A new book called iBauhaus: The iPhone as the Embodiment of Bauhaus Ideals and Design by Nicholas Fox Weber, connects two titans of design: the Bauhaus school of art and the multinational technology company Apple. Weber argues that the 1930s art school paved the way for the iPhone, the ubiquitous mobile device that has dominated our lives since it was launched by Apple in 2007. As director of the Josef and Anni Albers Foundation, and long-time friend of the artist couple, Weber has a unique perspective. “In the 1970s, I devoured Bauhaus values at the source,” he writes in the book. “I bridge the gap between two great epochs in the modernisation of civilisation… I believe that Anni and Josef would agree that the iPhone is the manifestation of their deepest beliefs concerning the stuff of human existence.” We asked Weber about the umbilical cord linking the Bauhaus founder Walter Gropius and the Apple visionary Steve Jobs.
The Art Newspaper: This is a fascinating thesis. Have you ruminated on the topic for years?
Nicholas Fox Weber: I love this question as to where topics come from. Lee Eastman, a renowned art world lawyer who was one of my favourite people on earth—original, kind, respectful of others, and brilliant about big concepts—once told me of a case he simply could not solve, although he thought about it all the time. Then he took a vacation he had told his wife was unnecessary when he had so much work, and they were having a picnic on a field in Provence. He was looking at the glorious landscape when out of nowhere the perfect idea came to him, in a flash, and he later won the case. I remember once when I was feeling slightly guilty playing tennis in the middle of a work day—having a lesson with a fantastic friend, Cameroonian, a great pro—and, somewhere when I was drilling forehands, I had the idea of a multi-part Bauhaus biography, which became The Bauhaus Group. The idea seemed to arise between shots, and I would like to think that once I saw the book in my mind, I hit a really good crosscourt shot as instructed.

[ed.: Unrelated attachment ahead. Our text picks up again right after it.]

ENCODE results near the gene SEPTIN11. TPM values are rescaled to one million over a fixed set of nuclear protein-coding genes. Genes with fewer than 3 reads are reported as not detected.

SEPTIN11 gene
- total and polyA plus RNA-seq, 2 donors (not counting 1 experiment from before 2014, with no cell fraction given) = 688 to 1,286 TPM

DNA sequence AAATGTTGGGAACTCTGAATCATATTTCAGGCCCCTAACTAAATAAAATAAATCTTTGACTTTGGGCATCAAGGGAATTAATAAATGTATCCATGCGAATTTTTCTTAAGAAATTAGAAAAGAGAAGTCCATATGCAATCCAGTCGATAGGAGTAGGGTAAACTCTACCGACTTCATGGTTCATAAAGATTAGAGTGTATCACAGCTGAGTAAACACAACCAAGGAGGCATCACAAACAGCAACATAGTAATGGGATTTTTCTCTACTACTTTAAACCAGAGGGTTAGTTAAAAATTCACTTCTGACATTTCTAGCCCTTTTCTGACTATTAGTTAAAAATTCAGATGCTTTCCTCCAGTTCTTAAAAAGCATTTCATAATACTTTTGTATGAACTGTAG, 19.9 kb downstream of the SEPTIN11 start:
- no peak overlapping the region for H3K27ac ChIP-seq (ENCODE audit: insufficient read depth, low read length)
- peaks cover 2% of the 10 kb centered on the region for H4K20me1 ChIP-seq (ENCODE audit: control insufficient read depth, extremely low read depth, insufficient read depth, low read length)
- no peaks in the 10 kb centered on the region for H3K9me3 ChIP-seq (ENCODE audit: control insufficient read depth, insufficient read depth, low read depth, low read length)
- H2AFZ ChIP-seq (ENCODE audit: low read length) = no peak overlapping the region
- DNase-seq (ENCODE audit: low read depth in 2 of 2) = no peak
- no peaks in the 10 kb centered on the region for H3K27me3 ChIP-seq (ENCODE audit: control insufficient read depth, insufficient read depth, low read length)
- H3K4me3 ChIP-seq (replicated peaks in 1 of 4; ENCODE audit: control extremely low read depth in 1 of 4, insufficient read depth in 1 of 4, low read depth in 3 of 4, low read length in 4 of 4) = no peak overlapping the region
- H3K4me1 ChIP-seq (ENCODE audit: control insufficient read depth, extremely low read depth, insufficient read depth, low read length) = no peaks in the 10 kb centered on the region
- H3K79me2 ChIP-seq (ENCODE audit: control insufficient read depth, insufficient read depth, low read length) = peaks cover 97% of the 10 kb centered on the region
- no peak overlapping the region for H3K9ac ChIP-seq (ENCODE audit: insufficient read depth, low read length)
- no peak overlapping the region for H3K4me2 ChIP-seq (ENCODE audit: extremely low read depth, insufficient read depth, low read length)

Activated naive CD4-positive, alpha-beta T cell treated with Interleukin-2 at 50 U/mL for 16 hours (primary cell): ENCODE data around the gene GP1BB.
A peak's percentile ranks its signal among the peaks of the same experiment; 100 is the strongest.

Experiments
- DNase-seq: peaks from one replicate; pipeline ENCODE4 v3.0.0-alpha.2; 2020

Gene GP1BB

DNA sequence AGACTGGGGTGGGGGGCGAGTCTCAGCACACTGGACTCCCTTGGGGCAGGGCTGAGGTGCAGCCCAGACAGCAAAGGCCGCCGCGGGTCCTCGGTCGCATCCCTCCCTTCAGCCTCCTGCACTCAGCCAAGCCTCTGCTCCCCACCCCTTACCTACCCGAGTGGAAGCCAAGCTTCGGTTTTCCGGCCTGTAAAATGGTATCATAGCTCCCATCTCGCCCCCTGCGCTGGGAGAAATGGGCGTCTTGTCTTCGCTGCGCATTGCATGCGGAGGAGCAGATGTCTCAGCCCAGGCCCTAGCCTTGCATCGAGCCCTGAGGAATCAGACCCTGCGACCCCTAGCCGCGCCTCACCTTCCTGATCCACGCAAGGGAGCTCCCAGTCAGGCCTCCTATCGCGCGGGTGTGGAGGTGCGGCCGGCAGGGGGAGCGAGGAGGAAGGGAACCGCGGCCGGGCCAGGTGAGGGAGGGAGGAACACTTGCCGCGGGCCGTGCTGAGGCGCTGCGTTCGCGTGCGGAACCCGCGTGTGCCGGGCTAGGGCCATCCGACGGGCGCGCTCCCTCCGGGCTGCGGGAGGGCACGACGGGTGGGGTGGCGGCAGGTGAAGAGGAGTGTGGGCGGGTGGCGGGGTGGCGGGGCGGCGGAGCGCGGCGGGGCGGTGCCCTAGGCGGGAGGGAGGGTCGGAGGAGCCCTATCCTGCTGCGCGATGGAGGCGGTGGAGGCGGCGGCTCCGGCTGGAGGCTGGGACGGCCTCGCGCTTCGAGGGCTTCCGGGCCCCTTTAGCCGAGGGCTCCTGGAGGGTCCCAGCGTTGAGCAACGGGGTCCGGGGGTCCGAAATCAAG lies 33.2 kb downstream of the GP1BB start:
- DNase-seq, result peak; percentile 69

What happened next?
For iBauhaus, the idea must have been percolating for a long time—that Anni and Josef [Albers] would have loved the iPhone. That when they discussed Bauhaus values, they were discussing the essence of that object that has become known worldwide: good, taut design and form serving function. But I had not thought of it as a book until I was having lunch one day at the Met with John Eastman, Lee's son—like his father, a brilliant attorney for Willem de Kooning and others, and also a big, far reaching mind. I mentioned my view on the iPhone realising the dream of the Bauhaus. John's reply was immediate: “It’s a book, Nick.” In fact, I was slow to see it on that scale, but it happened soon enough.
You say in the book that this analysis shows “how the iPhone incarnates certain goals and values of the pioneering [Bauhaus] art school that flourished briefly in Germany in an interlude of exceptional human progress between two world wars”. Is that the central premise of the publication?
It is a central premise, but so is the idea that great design serving others and being more about its spread into the larger world than the individual creator is great art.
Did any of the pioneers discussed go up in your estimation? The Apple co-founder Steve Jobs? The Bauhaus founder Walter Gropius?
Steve Jobs certainly did. But while they were all great achievers and had a lot to say, I am just as happy not to be in Covid-19 lockdown with any of them.
• Nicholas Fox Weber, iBauhaus: The iPhone as the Embodiment of Bauhaus Ideals and Design, Knopf, 272pp, $27.95 (hb)